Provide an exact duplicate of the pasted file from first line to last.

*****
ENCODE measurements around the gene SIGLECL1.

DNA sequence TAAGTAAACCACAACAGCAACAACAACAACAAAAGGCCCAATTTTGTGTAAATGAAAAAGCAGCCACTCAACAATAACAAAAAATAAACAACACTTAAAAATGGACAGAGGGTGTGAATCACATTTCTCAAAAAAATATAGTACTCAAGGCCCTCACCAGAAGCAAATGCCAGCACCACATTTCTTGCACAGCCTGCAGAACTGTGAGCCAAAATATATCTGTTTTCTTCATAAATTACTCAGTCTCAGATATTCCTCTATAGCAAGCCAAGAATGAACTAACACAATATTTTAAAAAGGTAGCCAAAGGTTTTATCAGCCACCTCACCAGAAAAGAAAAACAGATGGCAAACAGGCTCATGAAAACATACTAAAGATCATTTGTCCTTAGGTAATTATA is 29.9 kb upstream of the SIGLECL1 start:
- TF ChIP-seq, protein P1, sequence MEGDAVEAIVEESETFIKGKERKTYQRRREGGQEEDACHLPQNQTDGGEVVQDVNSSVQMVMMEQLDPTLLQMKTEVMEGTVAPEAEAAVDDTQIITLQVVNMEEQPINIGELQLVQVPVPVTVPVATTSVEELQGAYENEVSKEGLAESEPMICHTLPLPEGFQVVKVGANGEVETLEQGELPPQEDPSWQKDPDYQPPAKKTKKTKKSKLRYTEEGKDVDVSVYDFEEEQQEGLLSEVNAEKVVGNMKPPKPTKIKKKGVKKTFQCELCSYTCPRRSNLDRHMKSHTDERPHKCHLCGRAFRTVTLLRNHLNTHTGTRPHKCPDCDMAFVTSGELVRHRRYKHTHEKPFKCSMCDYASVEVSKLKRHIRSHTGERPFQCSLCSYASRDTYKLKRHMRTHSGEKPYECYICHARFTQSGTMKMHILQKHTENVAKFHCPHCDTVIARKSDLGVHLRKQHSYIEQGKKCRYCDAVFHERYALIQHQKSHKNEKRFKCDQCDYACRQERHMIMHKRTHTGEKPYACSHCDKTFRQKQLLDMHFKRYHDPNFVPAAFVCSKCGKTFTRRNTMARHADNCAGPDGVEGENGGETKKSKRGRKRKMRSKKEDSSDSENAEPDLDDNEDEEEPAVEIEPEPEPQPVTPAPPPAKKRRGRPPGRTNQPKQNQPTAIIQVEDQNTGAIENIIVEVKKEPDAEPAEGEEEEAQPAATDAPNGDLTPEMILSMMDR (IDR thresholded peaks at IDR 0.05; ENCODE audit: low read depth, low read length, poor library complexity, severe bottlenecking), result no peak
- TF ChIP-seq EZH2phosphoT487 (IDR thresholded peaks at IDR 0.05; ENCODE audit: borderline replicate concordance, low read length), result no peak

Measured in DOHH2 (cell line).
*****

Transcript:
ENCODE measurements around the gene SIGLECL1.

DNA sequence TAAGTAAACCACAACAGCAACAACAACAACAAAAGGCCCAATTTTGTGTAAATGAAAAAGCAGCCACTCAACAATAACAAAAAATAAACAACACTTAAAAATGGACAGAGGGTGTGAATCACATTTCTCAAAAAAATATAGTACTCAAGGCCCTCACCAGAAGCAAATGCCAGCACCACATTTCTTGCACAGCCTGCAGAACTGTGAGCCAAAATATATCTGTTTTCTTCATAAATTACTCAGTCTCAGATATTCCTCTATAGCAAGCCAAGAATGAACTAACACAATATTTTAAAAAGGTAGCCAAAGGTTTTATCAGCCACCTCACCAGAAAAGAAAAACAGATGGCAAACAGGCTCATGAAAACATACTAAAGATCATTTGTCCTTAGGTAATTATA is 29.9 kb upstream of the SIGLECL1 start:
- TF ChIP-seq, protein P1, sequence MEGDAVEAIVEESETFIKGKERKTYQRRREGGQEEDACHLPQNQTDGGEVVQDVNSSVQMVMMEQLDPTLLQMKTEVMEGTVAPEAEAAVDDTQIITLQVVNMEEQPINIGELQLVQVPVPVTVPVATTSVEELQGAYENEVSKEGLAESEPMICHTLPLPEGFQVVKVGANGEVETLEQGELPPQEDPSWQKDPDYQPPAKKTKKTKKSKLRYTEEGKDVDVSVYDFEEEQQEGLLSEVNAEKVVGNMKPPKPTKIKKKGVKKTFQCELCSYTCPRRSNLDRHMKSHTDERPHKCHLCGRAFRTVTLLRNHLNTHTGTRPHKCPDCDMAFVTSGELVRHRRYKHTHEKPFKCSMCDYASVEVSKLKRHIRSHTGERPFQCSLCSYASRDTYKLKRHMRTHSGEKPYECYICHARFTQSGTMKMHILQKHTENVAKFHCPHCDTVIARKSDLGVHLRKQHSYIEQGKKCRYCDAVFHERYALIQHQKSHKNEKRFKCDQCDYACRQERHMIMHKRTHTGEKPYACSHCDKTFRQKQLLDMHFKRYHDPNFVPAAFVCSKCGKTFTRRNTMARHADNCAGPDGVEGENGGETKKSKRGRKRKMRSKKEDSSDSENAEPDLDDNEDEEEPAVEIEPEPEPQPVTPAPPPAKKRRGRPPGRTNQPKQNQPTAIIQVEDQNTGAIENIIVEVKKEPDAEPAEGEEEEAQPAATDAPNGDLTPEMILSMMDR (IDR thresholded peaks at IDR 0.05; ENCODE audit: low read depth, low read length, poor library complexity, severe bottlenecking), result no peak
- TF ChIP-seq EZH2phosphoT487 (IDR thresholded peaks at IDR 0.05; ENCODE audit: borderline replicate concordance, low read length), result no peak

Measured in DOHH2 (cell line).